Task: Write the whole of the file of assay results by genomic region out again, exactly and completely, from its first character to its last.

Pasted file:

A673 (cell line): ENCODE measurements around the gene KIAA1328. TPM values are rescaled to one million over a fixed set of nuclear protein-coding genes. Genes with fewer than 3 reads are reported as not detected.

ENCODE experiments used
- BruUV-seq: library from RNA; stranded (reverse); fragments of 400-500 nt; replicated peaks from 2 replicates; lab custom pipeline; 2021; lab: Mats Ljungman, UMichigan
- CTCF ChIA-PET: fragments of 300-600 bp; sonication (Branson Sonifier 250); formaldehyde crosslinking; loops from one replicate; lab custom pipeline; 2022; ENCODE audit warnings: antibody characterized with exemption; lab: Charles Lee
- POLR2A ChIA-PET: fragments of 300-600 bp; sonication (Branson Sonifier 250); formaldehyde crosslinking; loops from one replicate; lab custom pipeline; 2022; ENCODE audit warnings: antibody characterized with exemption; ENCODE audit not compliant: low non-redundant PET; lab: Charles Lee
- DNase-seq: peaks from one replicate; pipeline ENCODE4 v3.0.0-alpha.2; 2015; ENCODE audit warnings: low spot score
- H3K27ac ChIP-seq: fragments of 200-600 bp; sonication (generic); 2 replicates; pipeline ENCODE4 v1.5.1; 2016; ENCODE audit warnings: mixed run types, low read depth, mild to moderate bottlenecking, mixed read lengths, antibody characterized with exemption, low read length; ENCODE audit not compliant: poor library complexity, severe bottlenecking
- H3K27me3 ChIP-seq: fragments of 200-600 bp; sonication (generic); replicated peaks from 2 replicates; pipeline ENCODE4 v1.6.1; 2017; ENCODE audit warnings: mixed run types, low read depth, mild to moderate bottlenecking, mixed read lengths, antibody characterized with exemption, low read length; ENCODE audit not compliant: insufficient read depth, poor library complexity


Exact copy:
A673 (cell line): ENCODE measurements around the gene KIAA1328. TPM values are rescaled to one million over a fixed set of nuclear protein-coding genes. Genes with fewer than 3 reads are reported as not detected.

ENCODE experiments used
- BruUV-seq: library from RNA; stranded (reverse); fragments of 400-500 nt; replicated peaks from 2 replicates; lab custom pipeline; 2021; lab: Mats Ljungman, UMichigan
- CTCF ChIA-PET: fragments of 300-600 bp; sonication (Branson Sonifier 250); formaldehyde crosslinking; loops from one replicate; lab custom pipeline; 2022; ENCODE audit warnings: antibody characterized with exemption; lab: Charles Lee
- POLR2A ChIA-PET: fragments of 300-600 bp; sonication (Branson Sonifier 250); formaldehyde crosslinking; loops from one replicate; lab custom pipeline; 2022; ENCODE audit warnings: antibody characterized with exemption; ENCODE audit not compliant: low non-redundant PET; lab: Charles Lee
- DNase-seq: peaks from one replicate; pipeline ENCODE4 v3.0.0-alpha.2; 2015; ENCODE audit warnings: low spot score
- H3K27ac ChIP-seq: fragments of 200-600 bp; sonication (generic); 2 replicates; pipeline ENCODE4 v1.5.1; 2016; ENCODE audit warnings: mixed run types, low read depth, mild to moderate bottlenecking, mixed read lengths, antibody characterized with exemption, low read length; ENCODE audit not compliant: poor library complexity, severe bottlenecking
- H3K27me3 ChIP-seq: fragments of 200-600 bp; sonication (generic); replicated peaks from 2 replicates; pipeline ENCODE4 v1.6.1; 2017; ENCODE audit warnings: mixed run types, low read depth, mild to moderate bottlenecking, mixed read lengths, antibody characterized with exemption, low read length; ENCODE audit not compliant: insufficient read depth, poor library complexity